#6 is not a driver hole, mostly because of all the trouble. It's short (360 yards) and downhill, so a fairway wood or long iron will work just fine. Trouble is everywhere, and accuracy is much to be favored over distance (if you can't hit a three wood straight, hit a four iron. If you can't hit a four iron hit three pitching wedges). It's not that it's narrow, it's that trouble is easily reached with long clubs. Also, don't underestimate the carry on your final approach. Those rushes on the right gobble up a LOT of balls!

#7 is a long par 3. It's 183 yards, uphill, over a bunch of burms and bunkers. It's best to just go straight at it. The green is a giant bowl, so anything that's a little wide will usually tend to feed back toward the putting surface. But if it's too wide, and gets on the wrong side of those burms, well look out!

#8 is another "not-driver" hole. It's downhill to an abbreviated fairway that's littered with fairway bunkers. I always aim at the bunker in the middle of the fairway, under the philosophy that the ball almost never goes where I aim. A club that normally gives you 200 yards will give you 220 on this shot, which is plenty long, without putting you over the edge into the junk. This will set up a short iron or a wedge into the green. Again, don't underestimate the carry -- those rushes go right to the edge of the putting surface...

#9 is an easy looking, but impossible hole. It's a short part 3, playing 147 yards. It has a dropoff on the right, which normally would encourage you to hit something to the left side of the green. However, anything hit to the left side of the green, will kick right, and roll off the green completely and down into the junk (I proved this out). A couple of locals said the only way to play this hole is to hit it short, because the front edge of the green (which sits up on a ledge) is actually flat. This is maybe the only hole on the course where I felt cheated by a good shot.

The back nine winds down to the right (the front having meandered up to the left and back). #10 is literally side by side with #1. What you see is what you get. It's a straightaway par 4. Open with your driver, and remember to add a club to your second shot because it's a bit uphill.

The teebox on #11 is so elevated it gives you vertigo. This is a downhill 583 yard par 5. A solid tee shot is a must to get a proper start on this hole. Your second shot can be a mid iron, or anything that misses the bunker in the middle. The fairway wants to funnel shots in to the middle, so don't make its work too hard. The green is pretty forgiving if you miss left a little bit. (A miss to the right is into the rushes.)

#12 is very intimidating. It has a big forced carry off the tee, plus it bills itself as being 451 yards. It is, however, downhill, so you get a lot of help from gravity. But you do, absolutely, need a good solid drive to open things up.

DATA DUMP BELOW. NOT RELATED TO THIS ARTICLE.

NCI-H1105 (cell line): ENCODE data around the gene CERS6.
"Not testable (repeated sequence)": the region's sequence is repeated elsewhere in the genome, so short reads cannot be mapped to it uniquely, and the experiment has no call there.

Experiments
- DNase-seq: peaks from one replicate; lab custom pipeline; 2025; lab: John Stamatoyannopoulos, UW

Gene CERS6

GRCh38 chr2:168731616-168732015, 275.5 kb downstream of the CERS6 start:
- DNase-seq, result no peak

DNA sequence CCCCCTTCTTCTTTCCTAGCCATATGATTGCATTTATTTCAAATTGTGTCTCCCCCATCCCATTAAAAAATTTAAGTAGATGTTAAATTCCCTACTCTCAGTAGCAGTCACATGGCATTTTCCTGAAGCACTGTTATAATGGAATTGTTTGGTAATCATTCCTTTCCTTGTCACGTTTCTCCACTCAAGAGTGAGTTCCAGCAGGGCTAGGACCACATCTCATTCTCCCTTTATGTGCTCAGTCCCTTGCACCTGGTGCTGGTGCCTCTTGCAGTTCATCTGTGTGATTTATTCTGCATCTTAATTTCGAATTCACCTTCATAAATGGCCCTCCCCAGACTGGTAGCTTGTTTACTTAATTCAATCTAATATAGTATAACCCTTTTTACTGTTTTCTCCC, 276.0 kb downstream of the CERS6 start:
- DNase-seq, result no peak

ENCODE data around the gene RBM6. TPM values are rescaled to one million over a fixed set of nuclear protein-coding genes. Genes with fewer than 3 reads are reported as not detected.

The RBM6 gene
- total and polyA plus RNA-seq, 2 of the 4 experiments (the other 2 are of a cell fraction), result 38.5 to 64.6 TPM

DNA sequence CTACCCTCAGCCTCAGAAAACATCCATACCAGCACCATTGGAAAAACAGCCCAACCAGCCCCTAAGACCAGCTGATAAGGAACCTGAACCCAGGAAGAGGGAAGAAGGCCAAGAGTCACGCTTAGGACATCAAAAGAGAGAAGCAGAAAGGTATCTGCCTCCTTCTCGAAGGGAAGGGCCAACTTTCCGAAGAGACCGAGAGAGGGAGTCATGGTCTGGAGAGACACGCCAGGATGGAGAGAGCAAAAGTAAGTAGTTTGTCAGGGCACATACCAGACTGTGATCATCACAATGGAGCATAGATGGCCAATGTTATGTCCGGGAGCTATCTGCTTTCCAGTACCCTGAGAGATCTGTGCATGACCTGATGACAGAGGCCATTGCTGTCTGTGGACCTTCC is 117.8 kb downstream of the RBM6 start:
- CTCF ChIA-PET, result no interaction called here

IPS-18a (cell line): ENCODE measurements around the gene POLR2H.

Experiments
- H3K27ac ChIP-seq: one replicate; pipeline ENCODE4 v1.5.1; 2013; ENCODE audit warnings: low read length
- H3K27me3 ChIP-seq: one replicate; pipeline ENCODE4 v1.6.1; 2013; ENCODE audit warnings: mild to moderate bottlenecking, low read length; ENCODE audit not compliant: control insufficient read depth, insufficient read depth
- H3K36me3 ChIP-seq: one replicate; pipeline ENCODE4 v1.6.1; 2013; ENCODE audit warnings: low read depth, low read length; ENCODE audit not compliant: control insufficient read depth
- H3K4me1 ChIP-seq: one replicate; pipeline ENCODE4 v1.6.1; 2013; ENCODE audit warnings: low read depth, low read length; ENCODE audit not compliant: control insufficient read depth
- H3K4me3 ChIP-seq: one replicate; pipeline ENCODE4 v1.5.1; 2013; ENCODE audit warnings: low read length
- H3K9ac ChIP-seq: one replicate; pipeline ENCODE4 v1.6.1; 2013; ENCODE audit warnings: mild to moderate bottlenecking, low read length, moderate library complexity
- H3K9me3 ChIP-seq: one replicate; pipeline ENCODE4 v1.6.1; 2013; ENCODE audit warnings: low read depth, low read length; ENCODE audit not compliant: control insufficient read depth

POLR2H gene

#13 is a bit tamer (no forced carry). It's also downhill, but shorter (355 yards). Trouble comes into play pretty quickly on the right, so favor the left side of the fairway, and try not to hit any big slices.

#14 comes back the other way up the same hill. It's only 317yards, but driver is a good play to set up a short iron into the green.

#15 is a gorgeous par 3, across a big lake, to a green surrounded by bunkers. Spraying it right is an automatic bath. Pulling to the left will leave you trying to hit a short lob off a stance that would challenge a mountain goat. It's only 170 yards, but very intimidating. Take an extra club to alleviate your fears and insecurities, and commit to the shot!

#16 is one of the "interesting" holes. It's a 373 yard par 4. and you must (MUST) hit a decent tee shot. It doesn't have to be especially long, but it does have to be in play. No room for wide shots here. Furthermore, your second shot requires a forced carry over a barranca. If you're hitting your driver straight, stay with it, but again, you don't need length so much as you do accuracy here.

#17 is a downhill par 3 with trouble left, trouble short, trouble right, and difficulty long. First advice is to land it on the green. Anyplace. Having said that, there are three or four clubs of depth to the green, so if you're full of confidence, then you can start calculating distances. Nominally, the blue tees are 163 yards from the middle of the green. Back off one club for the downhill elevation change, but be very mindful of windage.

The home hole is another "interesting" hole. It requires an accurate tee shot (trouble down the right, plus there's a bit of a forced carry). It's a par five playing 499 yards, and if you hit a solid tee shot, you'll be faced with a risk-reward opportunity: go straight at the flag on your second shot, or lay up off to the right in the second fairway. The straight-at-the-flag shot has no margin for error. You can't count on a thin shot getting enough roll to reach the green because of the tall native grasses in your way. On the other hand, as the crow flies it's not that long a hole. Pretty interesting...

This is a fun course. Great golf, lots of hole shapes, lots of design features, breathtaking views. Certainly worth building an expedition around!

Background photo: Tee shot across the bottomless canyon on #12 at Rio Secco, Las Vegas